6. Herpes simplex virus (HSV). HSV doesn’t cause discharge, but rather uncomfortable or painful sores. That can easily be described as vaginal irritation. Diagnosis is suspected by noting the sores during pelvic exam; it may be necessary to have a patient point exactly to where she feels discomfort. HSV begins as a cluster of blisters, that then becomes ulcers (sores), & finally crust over.
HSV can begin at any time, but diagnosis is more certain if there’s a history of similar sores that last a few days, disappear on their own, & then recur. However, we never make the diagnosis without obtaining a specimen by swab & sending it for a test. There are lots of false-negatives if we collect the specimen after the first or maybe second day. So we may tell the patient she “may well have Herpes,” but if symptoms return, she should be seen on the first day.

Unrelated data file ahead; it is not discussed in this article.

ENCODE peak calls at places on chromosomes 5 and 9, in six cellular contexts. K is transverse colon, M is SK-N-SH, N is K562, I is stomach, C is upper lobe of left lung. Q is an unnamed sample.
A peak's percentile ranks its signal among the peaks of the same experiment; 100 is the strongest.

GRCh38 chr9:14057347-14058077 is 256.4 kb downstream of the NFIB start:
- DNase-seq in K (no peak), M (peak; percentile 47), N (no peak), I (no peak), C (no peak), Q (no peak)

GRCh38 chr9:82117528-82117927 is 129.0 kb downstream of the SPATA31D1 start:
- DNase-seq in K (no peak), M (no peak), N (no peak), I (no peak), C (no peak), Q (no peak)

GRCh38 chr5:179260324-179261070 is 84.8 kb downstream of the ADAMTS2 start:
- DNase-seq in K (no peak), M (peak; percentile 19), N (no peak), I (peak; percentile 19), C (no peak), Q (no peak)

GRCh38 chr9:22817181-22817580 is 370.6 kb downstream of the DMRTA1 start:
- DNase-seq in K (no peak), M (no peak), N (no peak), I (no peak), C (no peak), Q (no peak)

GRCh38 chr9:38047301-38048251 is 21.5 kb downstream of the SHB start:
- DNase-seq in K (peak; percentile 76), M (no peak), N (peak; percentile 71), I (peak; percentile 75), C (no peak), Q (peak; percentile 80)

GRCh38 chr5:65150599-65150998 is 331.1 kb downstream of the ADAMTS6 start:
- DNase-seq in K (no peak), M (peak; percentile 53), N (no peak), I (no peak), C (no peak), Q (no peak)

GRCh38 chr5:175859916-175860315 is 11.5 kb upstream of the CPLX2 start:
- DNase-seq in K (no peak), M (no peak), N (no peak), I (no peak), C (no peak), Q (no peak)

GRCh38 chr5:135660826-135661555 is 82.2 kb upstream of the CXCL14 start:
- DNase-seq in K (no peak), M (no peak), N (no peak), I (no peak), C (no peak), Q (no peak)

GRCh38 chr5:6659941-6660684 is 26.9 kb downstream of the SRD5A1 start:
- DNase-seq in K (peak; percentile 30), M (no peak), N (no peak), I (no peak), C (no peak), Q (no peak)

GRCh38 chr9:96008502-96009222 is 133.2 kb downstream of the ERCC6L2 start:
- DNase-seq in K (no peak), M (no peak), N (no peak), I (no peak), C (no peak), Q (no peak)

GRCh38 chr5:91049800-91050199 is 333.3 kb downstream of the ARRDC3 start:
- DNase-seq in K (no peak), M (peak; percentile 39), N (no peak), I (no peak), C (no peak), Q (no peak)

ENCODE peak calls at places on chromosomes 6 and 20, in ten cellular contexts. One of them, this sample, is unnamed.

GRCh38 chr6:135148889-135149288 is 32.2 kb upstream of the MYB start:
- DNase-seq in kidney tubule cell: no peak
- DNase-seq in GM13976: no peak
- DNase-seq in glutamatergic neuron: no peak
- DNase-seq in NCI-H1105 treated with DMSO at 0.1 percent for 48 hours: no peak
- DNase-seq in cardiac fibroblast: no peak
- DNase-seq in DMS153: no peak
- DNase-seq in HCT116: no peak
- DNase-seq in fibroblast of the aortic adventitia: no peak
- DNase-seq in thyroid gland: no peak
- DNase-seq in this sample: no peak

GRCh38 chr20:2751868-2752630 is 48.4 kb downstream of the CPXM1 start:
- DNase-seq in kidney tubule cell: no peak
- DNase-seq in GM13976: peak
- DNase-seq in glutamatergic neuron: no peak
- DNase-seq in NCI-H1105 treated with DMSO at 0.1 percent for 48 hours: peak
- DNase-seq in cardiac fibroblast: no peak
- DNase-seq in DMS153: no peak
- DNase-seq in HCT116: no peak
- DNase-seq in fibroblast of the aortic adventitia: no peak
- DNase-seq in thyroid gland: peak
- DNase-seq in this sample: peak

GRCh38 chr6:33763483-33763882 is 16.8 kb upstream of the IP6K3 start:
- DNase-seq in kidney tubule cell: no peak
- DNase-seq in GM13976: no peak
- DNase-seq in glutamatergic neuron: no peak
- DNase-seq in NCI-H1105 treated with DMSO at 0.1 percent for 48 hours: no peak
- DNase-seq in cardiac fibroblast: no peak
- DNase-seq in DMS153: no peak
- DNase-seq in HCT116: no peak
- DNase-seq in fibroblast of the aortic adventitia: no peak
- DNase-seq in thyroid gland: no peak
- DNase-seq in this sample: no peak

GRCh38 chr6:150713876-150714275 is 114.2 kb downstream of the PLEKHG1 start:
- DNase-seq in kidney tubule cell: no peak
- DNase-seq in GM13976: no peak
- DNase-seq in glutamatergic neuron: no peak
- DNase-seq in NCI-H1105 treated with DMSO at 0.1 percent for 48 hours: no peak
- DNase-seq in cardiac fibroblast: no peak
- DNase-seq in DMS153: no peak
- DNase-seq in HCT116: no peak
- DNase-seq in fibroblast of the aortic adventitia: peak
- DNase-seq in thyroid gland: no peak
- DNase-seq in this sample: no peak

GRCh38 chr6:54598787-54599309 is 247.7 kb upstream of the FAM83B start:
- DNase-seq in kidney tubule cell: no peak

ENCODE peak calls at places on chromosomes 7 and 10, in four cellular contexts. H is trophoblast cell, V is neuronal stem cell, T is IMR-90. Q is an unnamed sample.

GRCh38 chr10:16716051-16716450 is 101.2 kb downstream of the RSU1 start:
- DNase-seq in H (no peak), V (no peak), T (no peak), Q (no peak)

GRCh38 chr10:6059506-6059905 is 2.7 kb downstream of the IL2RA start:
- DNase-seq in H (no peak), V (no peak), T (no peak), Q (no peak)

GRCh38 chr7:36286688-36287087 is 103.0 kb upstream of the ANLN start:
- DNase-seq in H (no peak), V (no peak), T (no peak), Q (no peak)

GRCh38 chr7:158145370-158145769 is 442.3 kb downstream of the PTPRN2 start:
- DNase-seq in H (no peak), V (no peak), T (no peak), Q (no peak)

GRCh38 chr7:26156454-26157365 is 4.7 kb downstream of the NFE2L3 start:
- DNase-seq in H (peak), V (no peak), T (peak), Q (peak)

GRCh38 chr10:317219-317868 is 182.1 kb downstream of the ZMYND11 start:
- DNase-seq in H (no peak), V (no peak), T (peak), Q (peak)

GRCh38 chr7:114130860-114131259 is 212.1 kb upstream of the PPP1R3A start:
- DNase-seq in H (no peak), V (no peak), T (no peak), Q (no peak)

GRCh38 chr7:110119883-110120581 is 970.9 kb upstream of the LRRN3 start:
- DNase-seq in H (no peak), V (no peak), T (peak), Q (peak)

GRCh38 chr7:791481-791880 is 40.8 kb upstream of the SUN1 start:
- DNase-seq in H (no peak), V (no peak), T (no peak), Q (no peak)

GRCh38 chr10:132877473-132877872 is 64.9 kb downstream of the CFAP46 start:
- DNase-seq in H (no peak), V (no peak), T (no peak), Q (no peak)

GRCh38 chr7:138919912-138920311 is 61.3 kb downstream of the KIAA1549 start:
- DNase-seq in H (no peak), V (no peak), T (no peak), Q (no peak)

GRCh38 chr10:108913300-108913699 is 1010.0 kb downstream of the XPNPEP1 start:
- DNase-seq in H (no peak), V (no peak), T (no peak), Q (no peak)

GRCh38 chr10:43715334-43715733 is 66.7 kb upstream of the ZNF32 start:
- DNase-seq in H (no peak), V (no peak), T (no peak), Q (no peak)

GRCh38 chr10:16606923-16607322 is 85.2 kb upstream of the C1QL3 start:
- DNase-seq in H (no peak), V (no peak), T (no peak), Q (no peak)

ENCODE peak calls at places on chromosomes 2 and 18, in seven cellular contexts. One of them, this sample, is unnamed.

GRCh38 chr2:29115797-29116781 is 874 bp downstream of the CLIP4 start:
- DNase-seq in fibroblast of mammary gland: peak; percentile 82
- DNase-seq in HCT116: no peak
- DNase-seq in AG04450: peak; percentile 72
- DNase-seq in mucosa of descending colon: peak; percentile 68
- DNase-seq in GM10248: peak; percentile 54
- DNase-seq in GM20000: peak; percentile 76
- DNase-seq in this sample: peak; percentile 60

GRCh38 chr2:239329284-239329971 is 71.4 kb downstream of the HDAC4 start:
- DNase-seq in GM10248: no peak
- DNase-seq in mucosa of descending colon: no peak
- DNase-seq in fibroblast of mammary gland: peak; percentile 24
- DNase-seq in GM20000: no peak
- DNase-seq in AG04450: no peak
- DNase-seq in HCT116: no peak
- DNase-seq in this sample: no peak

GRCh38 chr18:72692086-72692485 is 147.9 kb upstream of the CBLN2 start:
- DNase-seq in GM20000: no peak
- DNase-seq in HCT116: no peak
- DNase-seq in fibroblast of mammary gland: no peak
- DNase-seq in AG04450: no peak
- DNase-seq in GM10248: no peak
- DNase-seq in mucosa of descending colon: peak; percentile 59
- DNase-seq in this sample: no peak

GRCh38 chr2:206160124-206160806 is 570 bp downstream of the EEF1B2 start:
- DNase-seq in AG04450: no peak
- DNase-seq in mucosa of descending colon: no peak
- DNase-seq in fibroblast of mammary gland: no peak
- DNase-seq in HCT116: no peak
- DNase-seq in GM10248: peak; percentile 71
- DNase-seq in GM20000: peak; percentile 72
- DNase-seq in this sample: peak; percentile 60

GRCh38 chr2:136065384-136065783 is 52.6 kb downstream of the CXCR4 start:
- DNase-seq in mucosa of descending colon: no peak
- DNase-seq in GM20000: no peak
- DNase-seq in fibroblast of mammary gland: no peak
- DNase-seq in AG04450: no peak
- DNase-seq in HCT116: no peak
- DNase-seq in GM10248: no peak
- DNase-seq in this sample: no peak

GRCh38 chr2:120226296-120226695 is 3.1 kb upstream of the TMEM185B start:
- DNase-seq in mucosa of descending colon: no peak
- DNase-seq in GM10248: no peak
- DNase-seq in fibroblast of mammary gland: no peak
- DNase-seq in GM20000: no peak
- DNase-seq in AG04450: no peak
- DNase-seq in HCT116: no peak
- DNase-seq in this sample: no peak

There have been divorces over mistaken Herpes diagnosis. Blood tests can’t tell anything about a specific sore, and are often mistaken in general in terms of genital HSV. See our link to the topic.
7. Foreign Body. Various objects inside the vagina, like a forgotten tampon, can cause a discharge. That might sound like a strange thing to happen, but it’s not rare. Diagnosis is easily made by finding something during pelvic exam.
8. Allergies / Irritants. Various perfumes, deodorants, douches, lubricants, pads, etc. can cause vaginal irritation, though not so much a frank discharge. So can medications for vaginal infections, especially if overused (like for wrong diagnoses). We suspect this as the cause if, a) we don’t find anything else (all tests are negative); and b) we get a history of having used such products. We have the patient stop using them. If symptoms resolve, and she decides to try them again, recurrence of symptoms clinches the diagnosis.